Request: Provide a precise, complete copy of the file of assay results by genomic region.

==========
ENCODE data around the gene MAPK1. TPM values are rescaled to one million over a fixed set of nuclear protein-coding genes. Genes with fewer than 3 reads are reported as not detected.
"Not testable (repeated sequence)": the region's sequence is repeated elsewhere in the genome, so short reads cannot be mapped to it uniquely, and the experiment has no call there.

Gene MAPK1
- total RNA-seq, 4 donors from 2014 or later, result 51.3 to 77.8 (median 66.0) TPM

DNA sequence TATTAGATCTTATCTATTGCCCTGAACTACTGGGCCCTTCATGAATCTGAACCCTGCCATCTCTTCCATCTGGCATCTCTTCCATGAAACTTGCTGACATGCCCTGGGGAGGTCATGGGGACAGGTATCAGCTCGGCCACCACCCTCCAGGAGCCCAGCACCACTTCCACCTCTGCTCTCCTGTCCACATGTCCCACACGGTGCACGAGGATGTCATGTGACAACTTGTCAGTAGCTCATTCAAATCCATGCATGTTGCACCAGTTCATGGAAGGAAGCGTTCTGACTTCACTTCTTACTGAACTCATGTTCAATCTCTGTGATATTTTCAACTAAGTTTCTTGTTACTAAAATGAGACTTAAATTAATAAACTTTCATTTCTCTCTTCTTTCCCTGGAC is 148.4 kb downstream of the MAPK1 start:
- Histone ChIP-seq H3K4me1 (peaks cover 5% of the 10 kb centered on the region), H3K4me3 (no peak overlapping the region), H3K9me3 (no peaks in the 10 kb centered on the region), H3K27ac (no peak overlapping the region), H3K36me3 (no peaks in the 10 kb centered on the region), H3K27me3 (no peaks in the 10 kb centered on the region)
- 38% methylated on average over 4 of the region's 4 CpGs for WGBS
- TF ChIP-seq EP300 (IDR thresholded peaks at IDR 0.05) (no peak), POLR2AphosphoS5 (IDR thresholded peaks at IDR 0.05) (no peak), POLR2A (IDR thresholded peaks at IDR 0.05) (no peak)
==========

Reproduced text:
ENCODE data around the gene MAPK1. TPM values are rescaled to one million over a fixed set of nuclear protein-coding genes. Genes with fewer than 3 reads are reported as not detected.
"Not testable (repeated sequence)": the region's sequence is repeated elsewhere in the genome, so short reads cannot be mapped to it uniquely, and the experiment has no call there.

Gene MAPK1
- total RNA-seq, 4 donors from 2014 or later, result 51.3 to 77.8 (median 66.0) TPM

DNA sequence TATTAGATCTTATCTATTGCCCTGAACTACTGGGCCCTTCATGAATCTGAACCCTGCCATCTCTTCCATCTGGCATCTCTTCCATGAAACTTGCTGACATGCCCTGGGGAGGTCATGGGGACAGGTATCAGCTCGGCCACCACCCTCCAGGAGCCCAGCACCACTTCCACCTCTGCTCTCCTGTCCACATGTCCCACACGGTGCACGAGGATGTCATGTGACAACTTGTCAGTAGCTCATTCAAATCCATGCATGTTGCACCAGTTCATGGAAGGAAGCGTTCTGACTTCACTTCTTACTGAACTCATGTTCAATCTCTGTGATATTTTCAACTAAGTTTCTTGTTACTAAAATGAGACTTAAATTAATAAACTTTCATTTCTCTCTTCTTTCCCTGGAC is 148.4 kb downstream of the MAPK1 start:
- Histone ChIP-seq H3K4me1 (peaks cover 5% of the 10 kb centered on the region), H3K4me3 (no peak overlapping the region), H3K9me3 (no peaks in the 10 kb centered on the region), H3K27ac (no peak overlapping the region), H3K36me3 (no peaks in the 10 kb centered on the region), H3K27me3 (no peaks in the 10 kb centered on the region)
- 38% methylated on average over 4 of the region's 4 CpGs for WGBS
- TF ChIP-seq EP300 (IDR thresholded peaks at IDR 0.05) (no peak), POLR2AphosphoS5 (IDR thresholded peaks at IDR 0.05) (no peak), POLR2A (IDR thresholded peaks at IDR 0.05) (no peak)